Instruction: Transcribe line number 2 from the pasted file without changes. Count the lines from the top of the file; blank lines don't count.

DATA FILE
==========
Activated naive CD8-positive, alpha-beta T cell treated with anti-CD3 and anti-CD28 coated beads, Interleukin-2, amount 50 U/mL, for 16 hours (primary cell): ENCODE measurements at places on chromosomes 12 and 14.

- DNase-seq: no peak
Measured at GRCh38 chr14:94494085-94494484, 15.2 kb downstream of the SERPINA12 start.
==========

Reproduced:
- DNase-seq: no peak